Last year, we built a 26′ greenhouse in the garden. It took a few days to get everything sorted, and we tried a few different methods to adhere the thing to the ground without any stunning successes. As we disconnected our most recent attempt, our phones blared a weather alert. A severe thunderstorm was headed our way! Looking to the west, it was really close. Rain started to fall and thunder cracked. We ran inside. For the next half hour, we all stood at the front windows watching the greenhouse not budge in this storm. Until …
My lovely greenhouse went somersaulting across the yard and became impaled on a tree. We extracted it and checked it over — some bent metal tubes, a broken tube, and several holes in the cover. It was so late in the year that we decided we didn’t actually need a greenhouse for the year & left it as a project for early spring this year. We did, however, purchase a few sections of 10′ EMT last year in preparation for the repair. Well, it’s early spring!
Scott pounded the end of an EMT and bent it in the vice, then drilled it to recreate the broken bottom pole. We fastened an EMT to a few bent tubes.
He then cut a section of copper tube and cross-drilled it so it could fit across the two sides of a broken tube.
A little more bending and straightening, and we were ready to put the cover on again. This time, there are dozens of concrete blocks holding it down. It’s been up for more than 24 hours … so we’re doing better than last year! Tomorrow, we’ll move the started plants into the greenhouse.
We were finally able to get the starplates to build a 1V geodesic dome for the new chicken coop. Super excited — and we’re going to have a lot of construction going on this year. A greenhouse tunnel for extending the growing season, a chicken coop, a duck coop, a pig shelter, and hopefully a sheep shelter too.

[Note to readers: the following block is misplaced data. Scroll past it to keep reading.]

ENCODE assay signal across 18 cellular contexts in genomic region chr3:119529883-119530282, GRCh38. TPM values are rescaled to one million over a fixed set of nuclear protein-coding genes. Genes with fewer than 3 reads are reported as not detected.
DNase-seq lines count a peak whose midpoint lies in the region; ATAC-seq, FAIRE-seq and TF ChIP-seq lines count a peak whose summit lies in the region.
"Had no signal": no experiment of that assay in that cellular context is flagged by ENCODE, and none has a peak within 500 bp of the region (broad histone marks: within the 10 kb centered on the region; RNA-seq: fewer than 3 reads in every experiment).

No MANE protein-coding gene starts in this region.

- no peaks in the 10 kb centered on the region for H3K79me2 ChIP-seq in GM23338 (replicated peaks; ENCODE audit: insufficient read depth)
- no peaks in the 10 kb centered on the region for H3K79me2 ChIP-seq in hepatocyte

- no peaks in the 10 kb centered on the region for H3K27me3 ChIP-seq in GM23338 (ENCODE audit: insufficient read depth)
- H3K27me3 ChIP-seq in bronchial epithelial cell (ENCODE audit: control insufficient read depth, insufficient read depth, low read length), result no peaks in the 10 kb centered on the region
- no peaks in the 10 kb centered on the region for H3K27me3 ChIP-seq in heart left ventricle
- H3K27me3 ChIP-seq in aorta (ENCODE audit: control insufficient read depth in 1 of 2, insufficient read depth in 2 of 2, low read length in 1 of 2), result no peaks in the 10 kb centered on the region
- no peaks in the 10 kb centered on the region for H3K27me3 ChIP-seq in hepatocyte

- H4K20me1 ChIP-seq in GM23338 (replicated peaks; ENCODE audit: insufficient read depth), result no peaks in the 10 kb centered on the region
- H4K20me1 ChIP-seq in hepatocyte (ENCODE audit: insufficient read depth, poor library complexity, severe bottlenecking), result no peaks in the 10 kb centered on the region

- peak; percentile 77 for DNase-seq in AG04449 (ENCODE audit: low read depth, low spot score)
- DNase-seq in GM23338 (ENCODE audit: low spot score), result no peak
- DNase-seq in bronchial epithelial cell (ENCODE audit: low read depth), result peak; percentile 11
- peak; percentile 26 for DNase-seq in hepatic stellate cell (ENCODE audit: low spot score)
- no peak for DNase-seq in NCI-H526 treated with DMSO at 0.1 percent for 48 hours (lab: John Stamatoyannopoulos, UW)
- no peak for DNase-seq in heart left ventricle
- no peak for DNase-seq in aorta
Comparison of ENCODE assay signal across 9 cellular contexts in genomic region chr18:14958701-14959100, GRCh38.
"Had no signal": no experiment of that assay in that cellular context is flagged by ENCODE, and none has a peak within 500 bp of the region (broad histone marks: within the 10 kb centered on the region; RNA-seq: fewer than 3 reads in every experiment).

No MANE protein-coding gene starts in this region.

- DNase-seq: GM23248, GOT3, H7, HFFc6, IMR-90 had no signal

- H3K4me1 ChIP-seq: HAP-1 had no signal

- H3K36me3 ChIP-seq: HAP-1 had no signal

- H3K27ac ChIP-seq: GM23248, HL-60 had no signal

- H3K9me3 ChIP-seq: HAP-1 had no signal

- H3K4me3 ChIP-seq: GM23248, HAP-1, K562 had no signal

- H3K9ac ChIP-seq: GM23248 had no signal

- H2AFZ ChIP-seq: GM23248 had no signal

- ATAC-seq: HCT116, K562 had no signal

We’d been noticing rather poor airflow in the family room since we purchase the house. Asked quite a few HVAC people – basically everyone who came to quote our new system both last year and this year. The only halfway sensible answer we got was from the company that installed our geothermal system: the sales guy said there is probably a damper at the trunk. Which is reasonable, but there’s no access panel or anything. And why would you put an adjustment lever in an inaccessible location and have it closed off??
Now that we’ve got our unit in place and the whole house is toasty … the low airflow in the family room kind of sucks. So we put a borescope into the vent. Couldn’t see well enough to figure out what was going on. We put a bright flashlight & Elph camera into the vent & took some pictures – sure enough, there’s a metal piece halfway across the ducting right up by the trunk.
Now there’s an obvious answer (cut something), but I googled dampers behind hard surfaces / ceilings / etc. Got a lot of “cut it”, but even more “call a professional” … not quite sure what a professional is going to do that’s different (apart from possibly repairing the drywall). We tried to come up with some way to feed a flexible but stiff long something into the vent to shove the damper aside … couldn’t think of anything. So we gave up and cut drywall.
This is *not* where you should put adjustment levers — and it isn’t like the lever is on top where the drywaller didn’t realize it was there. The lever is pressed into the drywall like they had to shove on the board to get it attached.